I like the beginning, but sometimes I like the end. Sometimes I know where people are but not how they got there, and sometimes I know where people are but not where they are going. It’s all relative, though–you can take any person and move forward or backward, but the trick is finding where the movement is, the earthquake. Sometimes it’s just a sentence in my head that sounds good. Sometimes it’s an anecdote that turns into something bigger. Oftentimes it’s a dream, and capturing the lyrical, emotive nonsense that somehow made sense in the space of dreams but does not translate easily into real life. Sometimes it’s just the sound of words together, a rhythm that I add more words to. I love words and how they look together. Sometimes writing seems like knitting to me. The only problem is that I’m always knitting crazy quilts too long for the feet and too short for the head.

When a story is finished, edited, published, if there is one thing you’ve accomplished, what do you hope that is?

I like to know that I have contributed to dialogue of the world, in some way, literary or not. I have reacted to the world and created this thing and there’s a certain immortality in it. I read and respond to so much work, so many writers, in my own writing, and it’s cool to think that someone out there may be responding to me in his or her work.

Is there a particular impetus that helps spur you to write?

Patience, and dreams. I don’t set aside time to write because usually it happens when it’s going to happen. Even if it’s been awhile, a week or two, since I’ve worked on something, I just do other things. So much of my work comes from dreams–when I actually do sleep (I’m a pretty bad insomniac), my mind seems pretty fertile. And my filters are down, so a lot of the crazy shit pops up that I might have dismissed in my waking hours.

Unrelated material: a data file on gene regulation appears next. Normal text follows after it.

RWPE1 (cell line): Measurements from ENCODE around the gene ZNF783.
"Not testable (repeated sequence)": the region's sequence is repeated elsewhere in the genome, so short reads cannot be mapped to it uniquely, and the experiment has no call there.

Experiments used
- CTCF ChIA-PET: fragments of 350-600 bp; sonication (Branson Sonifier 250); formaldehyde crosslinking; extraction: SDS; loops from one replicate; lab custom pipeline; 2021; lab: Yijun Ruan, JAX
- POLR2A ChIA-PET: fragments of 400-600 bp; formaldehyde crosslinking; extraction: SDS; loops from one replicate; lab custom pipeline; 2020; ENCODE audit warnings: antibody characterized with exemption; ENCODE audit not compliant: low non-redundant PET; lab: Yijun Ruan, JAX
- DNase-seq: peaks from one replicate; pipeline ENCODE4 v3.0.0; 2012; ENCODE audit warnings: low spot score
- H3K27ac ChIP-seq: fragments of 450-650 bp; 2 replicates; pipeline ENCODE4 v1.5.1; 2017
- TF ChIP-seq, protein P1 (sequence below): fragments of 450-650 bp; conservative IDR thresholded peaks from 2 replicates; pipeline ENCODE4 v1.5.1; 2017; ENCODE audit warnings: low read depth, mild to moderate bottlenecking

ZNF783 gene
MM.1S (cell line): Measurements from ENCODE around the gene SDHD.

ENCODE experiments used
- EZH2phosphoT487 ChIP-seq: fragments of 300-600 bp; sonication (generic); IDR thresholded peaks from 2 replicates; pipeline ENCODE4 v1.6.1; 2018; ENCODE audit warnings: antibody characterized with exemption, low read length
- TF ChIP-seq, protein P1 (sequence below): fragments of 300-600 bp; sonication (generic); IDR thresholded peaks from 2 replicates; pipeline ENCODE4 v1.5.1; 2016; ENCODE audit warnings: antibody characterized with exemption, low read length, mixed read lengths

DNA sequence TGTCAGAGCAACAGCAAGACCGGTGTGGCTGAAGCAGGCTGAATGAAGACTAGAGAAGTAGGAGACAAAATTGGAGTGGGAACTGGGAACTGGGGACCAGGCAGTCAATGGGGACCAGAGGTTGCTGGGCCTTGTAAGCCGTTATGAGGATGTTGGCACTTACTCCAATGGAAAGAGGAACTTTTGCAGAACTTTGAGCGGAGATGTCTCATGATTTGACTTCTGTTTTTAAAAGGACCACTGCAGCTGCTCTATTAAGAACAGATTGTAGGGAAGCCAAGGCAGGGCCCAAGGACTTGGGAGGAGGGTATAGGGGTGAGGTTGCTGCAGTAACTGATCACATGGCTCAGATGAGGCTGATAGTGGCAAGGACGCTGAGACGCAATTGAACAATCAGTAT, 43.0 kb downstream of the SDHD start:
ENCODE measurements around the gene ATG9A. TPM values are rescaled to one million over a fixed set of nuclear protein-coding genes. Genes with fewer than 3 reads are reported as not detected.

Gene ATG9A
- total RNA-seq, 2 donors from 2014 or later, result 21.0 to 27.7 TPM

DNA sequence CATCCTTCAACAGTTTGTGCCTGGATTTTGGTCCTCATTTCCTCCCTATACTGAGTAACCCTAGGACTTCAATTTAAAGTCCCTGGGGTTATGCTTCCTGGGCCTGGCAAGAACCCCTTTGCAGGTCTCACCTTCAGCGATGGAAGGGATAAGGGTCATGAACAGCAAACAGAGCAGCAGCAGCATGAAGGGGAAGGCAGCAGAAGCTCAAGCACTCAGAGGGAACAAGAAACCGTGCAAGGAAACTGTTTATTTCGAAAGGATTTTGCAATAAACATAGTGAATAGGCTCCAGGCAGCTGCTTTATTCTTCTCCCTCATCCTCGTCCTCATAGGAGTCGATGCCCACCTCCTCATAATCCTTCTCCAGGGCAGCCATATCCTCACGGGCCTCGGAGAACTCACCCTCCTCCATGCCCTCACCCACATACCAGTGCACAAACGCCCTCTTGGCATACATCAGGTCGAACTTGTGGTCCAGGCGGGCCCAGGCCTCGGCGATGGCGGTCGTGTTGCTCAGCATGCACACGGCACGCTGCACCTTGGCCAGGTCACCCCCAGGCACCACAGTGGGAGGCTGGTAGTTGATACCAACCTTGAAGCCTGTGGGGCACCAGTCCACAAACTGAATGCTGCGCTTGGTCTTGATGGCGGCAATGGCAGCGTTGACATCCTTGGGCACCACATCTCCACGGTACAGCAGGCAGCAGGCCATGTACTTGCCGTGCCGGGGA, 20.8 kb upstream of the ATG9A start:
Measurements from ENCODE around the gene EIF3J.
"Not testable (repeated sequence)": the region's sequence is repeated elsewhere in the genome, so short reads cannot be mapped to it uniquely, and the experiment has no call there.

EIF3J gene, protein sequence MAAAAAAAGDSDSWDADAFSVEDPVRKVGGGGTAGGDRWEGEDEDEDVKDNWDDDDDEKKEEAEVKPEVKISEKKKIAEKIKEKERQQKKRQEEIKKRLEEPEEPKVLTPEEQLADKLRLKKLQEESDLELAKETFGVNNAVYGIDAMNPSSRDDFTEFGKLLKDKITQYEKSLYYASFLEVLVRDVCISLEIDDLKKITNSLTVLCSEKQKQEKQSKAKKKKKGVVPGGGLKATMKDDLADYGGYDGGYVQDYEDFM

Is there a writer you think warrants critical re-evaluation?

I think that Nathan Leslie is very underrated. He has this quiet style, very solid, five books of fiction. He constructs stories so well, from so many points of view, and I would be very proud, very blessed, if I had wound up having a career like his.

A writer or a reader our readers should track down?

I’m always afraid I’m going to forget someone, so I’ll just mention a few books I’ve been reading the past few months that I’m excited about. I just finished Scott McClanahan’s Stories II, which was a great collection of anecdotal, semi-autobiographical stories. Laura van den Berg’s What the World Will Look Like When All the Water Leaves Us, Rachel Sherman’s Living Room, Dylan Landis’ Normal People Don’t Live Like This, Sherrie Flick’s Reconsidering Happiness, James Magruder’s Sugarless, Joe Young’s Easter Rabbit, Josh Weil’s The New Valley, Kevin Sampsell’s A Common Pornography, and Donald Breckenridge’s You Are Here also are must reads/books that I must read. I’m also excited about Matt Bell’s collection coming out with Keyhole/Dzanc.

Jen, thanks for your time.

Thanks for the great questions!

Check out Big Boy in Volume 12 of Emprise Review.


Interviewed by Patrick Mcallaster


About Patrick

Writer and editor for Emprise Review